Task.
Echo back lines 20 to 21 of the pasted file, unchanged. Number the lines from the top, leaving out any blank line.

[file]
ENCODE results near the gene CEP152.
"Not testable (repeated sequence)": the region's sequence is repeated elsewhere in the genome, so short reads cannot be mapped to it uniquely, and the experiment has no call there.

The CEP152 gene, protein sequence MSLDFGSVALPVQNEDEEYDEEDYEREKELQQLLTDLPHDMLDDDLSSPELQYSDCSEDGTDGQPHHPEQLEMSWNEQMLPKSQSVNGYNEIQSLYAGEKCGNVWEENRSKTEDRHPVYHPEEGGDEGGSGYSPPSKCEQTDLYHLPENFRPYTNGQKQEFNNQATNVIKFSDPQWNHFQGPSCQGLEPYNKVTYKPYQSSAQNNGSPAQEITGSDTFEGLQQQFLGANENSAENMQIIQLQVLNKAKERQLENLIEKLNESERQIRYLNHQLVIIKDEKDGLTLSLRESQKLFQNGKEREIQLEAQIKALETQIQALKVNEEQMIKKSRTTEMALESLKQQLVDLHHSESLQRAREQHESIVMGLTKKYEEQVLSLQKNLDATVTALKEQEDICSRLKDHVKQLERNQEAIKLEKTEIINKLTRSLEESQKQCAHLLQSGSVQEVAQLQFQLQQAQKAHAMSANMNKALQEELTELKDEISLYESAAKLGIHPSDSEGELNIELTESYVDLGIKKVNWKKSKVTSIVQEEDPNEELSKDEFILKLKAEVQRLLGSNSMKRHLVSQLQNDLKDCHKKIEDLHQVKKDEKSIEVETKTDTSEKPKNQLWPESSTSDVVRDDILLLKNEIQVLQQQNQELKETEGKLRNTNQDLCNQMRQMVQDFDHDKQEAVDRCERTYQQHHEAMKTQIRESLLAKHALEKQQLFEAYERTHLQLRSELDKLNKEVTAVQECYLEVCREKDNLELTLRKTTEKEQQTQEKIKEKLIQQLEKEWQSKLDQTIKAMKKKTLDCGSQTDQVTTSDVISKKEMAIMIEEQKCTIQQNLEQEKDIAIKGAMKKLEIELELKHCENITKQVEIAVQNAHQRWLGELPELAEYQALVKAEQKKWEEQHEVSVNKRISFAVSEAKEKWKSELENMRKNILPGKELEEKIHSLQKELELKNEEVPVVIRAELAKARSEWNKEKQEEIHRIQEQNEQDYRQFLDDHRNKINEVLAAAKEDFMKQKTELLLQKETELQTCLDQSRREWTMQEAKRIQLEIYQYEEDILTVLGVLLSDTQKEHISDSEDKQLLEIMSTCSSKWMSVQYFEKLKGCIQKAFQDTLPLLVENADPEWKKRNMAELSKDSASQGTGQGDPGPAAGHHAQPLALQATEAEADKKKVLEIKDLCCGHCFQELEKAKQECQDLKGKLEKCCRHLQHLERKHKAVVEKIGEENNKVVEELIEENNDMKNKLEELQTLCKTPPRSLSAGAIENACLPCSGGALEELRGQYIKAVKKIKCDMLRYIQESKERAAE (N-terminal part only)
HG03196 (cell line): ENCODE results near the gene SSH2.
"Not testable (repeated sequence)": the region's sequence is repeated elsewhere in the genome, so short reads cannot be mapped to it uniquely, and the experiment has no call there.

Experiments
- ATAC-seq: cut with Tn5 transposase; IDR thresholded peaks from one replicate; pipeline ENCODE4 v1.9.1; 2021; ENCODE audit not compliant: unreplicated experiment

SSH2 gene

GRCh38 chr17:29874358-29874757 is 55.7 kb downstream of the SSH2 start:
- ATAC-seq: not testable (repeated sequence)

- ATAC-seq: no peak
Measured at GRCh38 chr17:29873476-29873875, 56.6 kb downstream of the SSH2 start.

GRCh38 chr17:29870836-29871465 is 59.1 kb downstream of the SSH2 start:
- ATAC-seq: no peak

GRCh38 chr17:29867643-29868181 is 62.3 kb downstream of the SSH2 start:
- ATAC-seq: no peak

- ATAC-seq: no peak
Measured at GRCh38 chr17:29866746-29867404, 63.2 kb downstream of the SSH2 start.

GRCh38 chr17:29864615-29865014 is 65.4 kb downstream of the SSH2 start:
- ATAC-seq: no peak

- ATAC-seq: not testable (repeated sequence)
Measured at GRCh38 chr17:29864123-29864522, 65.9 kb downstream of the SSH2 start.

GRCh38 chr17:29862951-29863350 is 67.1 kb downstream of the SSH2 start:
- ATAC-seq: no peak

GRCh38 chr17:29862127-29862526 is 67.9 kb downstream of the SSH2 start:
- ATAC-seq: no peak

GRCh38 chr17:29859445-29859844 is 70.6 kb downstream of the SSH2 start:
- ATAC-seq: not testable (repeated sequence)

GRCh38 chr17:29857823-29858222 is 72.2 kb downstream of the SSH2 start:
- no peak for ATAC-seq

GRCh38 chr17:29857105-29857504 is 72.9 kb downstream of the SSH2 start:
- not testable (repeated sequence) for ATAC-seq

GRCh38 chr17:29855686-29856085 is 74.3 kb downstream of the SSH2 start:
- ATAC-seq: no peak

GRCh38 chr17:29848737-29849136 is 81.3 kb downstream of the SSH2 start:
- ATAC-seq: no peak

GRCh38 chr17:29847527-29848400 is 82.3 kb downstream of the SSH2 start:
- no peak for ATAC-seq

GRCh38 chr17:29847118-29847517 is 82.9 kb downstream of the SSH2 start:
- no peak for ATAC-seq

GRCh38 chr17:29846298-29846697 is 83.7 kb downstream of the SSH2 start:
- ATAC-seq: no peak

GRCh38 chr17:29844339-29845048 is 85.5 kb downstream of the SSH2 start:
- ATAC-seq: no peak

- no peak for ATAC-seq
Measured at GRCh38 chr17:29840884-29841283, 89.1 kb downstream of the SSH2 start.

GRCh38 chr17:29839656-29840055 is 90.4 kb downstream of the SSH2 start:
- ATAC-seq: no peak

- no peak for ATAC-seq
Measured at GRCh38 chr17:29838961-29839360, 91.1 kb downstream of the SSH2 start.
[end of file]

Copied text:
- ATAC-seq: no peak

- ATAC-seq: not testable (repeated sequence)